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Ben Macdui


(Beinn MacDuibh, Ben Macdhui)

A historical perspective, drawn from the Ordnance Gazetteer of Scotland: A Survey of Scottish Topography, Statistical, Biographical and Historical, edited by Francis H. Groome and originally published in parts by Thomas C. Jack, Grange Publishing Works, Edinburgh between 1882 and 1885.

This edition is copyright © The Editors of the Gazetteer for Scotland, 2002-2019.

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Ben Macdhui (Gael. beinn-muc-dubh, ` mountain of the black sow '), a mountain of SW Aberdeenshire on the verge of the county, contiguous to Banff and Inverness shires, 11 geographical miles WNW of Castleton of Braemar- One of the Cairngorms, it culminates 3 miles S by W of Cairngorm proper (4084 feet), and is near other summits not much lower, forming strictly not one mountain, but only one amid a group of summits on a common base. Thus, though the highest point in Scotland except Ben Nevis, and only 110 feet lower than that mountain, it makes a far less conspicuous figure than many mountains of only one-half or one-third its height. Its altitude above sea-level is 4296 feet. The ascent (18 miles) from Castleton is made, after passing Derry Lodge (1386 feet), either up Glen Derry or up Glen Lui. The glorious view from the broad flat summit extends to Ben Wyvis, Ben Nevis, and Ben Glo; but Benabourd, on the E, shuts out the prospect of the German Ocean. Red granite is the prevailing rock, and numbers of rare minerals, particularly the fine rock crystals called Cairngorm stones, are found. The Queen and the Prince Consort twice made the ascent of Ben Macdhui on 7 Oct. 1859 and 24 Aug. 1860, as described on pp. 136-139 of the Queen's Journal (ed. 1877).—Ord. Sur., sh. 64, 1874.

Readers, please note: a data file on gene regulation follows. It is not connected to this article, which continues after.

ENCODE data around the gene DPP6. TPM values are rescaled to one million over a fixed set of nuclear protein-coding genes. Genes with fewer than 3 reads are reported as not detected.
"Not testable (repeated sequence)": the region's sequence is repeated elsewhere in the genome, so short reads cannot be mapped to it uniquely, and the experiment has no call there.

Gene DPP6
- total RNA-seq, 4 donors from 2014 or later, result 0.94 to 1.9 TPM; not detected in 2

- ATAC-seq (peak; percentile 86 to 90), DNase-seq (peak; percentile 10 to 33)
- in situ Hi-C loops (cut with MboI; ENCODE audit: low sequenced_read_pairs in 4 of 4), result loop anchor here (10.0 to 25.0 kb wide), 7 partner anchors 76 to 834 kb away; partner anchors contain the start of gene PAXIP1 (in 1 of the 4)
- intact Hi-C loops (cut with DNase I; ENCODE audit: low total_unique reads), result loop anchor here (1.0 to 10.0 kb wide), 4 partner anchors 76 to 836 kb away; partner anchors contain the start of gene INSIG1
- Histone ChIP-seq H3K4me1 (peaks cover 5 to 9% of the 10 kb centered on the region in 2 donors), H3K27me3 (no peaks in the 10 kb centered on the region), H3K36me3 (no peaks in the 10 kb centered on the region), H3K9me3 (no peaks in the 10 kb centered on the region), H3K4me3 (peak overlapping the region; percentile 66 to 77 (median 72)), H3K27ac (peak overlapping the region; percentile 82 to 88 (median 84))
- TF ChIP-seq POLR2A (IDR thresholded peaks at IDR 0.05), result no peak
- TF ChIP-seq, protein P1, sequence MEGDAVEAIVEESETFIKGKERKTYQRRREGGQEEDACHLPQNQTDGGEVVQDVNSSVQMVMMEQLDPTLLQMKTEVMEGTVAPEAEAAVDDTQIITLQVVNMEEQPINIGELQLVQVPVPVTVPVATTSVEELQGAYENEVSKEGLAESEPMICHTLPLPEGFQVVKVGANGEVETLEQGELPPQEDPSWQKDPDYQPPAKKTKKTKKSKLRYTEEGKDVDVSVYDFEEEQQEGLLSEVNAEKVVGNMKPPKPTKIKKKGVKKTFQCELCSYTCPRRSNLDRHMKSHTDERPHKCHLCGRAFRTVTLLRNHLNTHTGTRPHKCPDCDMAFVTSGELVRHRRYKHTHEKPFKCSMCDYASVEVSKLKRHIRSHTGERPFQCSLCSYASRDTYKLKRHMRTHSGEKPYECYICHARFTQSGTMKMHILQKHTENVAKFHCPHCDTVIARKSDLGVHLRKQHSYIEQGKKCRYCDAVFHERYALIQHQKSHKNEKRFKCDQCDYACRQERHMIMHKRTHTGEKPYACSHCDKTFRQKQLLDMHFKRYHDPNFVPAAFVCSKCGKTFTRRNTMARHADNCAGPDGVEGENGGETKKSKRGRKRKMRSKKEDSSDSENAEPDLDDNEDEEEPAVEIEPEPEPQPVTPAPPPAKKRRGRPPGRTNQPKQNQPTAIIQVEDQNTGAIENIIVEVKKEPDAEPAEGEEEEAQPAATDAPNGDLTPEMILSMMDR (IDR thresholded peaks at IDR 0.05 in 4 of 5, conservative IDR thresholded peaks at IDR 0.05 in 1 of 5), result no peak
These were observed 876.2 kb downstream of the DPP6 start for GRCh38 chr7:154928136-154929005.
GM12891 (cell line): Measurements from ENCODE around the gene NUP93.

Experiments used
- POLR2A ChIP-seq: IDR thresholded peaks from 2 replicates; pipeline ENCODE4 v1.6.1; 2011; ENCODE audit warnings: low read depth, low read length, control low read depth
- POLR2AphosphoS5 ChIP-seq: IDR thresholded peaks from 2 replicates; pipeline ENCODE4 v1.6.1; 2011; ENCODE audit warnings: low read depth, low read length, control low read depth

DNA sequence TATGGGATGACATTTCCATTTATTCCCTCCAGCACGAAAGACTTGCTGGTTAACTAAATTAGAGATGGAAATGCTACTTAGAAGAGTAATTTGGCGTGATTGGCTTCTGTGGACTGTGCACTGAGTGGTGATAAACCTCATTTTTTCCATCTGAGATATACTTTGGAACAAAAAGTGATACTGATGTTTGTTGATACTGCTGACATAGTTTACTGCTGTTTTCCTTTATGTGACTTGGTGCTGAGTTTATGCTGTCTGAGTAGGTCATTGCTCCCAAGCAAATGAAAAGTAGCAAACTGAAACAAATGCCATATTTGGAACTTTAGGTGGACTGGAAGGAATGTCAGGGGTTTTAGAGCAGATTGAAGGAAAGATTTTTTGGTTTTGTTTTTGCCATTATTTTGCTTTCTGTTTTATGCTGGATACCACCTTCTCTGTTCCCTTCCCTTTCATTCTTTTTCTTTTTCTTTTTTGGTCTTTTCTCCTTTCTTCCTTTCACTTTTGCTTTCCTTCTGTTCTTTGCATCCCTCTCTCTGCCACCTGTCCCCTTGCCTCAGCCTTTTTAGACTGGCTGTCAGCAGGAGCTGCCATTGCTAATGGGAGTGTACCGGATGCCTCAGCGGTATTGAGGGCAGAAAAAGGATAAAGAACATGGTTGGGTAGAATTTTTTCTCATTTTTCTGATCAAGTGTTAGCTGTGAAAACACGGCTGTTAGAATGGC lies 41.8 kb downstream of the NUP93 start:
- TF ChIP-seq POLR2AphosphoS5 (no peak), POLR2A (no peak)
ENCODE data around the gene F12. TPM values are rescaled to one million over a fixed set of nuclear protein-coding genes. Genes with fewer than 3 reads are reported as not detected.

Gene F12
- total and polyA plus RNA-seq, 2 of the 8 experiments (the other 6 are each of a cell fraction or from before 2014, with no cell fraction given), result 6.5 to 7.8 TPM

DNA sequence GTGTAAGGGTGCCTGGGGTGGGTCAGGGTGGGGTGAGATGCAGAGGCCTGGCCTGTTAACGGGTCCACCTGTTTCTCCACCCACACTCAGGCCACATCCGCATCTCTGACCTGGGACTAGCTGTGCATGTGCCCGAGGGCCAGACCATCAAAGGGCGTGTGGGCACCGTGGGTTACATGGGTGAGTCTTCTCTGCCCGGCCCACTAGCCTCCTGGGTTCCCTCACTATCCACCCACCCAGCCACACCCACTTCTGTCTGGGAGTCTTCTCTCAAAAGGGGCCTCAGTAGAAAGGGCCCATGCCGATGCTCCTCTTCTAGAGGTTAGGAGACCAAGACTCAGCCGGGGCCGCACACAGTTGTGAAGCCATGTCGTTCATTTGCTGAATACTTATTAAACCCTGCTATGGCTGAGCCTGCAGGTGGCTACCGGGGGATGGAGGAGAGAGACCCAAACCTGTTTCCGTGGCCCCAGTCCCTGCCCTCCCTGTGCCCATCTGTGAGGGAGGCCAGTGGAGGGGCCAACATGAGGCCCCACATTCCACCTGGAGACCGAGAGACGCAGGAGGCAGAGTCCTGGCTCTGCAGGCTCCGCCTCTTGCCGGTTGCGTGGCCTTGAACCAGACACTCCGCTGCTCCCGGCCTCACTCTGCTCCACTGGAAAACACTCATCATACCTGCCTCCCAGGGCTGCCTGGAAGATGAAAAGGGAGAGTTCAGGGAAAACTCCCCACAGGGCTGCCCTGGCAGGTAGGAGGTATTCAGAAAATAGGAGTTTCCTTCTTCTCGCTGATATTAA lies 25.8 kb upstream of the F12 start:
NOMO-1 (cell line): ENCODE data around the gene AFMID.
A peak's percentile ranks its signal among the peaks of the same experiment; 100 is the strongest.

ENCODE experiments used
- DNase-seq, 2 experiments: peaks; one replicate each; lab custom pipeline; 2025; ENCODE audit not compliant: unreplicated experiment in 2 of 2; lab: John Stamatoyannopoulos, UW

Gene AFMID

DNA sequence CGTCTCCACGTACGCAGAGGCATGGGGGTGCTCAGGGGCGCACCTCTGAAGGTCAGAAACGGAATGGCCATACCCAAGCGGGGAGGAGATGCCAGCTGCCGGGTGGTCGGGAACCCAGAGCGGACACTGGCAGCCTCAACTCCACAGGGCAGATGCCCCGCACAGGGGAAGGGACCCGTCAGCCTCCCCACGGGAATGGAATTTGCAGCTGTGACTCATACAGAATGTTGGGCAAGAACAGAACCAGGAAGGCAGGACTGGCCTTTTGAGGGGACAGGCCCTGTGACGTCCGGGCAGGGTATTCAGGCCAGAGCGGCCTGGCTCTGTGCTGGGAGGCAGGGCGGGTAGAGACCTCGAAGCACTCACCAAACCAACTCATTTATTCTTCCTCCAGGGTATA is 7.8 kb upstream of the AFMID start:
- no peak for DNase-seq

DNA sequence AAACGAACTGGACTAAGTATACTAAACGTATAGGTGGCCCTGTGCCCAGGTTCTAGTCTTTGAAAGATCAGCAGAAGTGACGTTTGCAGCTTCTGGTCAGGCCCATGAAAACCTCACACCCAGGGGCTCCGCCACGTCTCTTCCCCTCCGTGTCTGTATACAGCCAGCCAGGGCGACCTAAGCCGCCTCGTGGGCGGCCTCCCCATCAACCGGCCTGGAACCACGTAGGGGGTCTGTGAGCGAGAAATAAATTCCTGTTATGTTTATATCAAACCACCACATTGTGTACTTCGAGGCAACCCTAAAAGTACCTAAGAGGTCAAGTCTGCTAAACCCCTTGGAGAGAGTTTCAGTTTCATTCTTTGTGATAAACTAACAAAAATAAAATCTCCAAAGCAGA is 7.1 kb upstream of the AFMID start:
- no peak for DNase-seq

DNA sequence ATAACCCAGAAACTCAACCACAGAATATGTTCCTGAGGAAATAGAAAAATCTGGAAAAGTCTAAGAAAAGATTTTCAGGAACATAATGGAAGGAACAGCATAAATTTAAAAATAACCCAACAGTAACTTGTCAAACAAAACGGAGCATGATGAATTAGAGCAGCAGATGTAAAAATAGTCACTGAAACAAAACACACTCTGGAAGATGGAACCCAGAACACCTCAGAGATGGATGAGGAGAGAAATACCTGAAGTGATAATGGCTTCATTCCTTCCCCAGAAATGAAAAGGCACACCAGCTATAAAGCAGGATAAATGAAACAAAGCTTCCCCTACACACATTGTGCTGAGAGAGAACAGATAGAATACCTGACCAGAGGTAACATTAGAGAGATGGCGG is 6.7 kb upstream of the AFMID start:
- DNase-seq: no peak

An accompanying 19th C. Ordnance Survey map is available, or use the map tab to the right of this page.

Note: This text has been made available using a process of scanning and optical character recognition. Despite manual checking, some typographical errors may remain. Please remember this description dates from the 1880s; names may have changed, administrative divisions will certainly be different and there are known to be occasional errors of fact in the original text, which we have not corrected because we wish to maintain its integrity. This information is provided subject to our standard disclaimer

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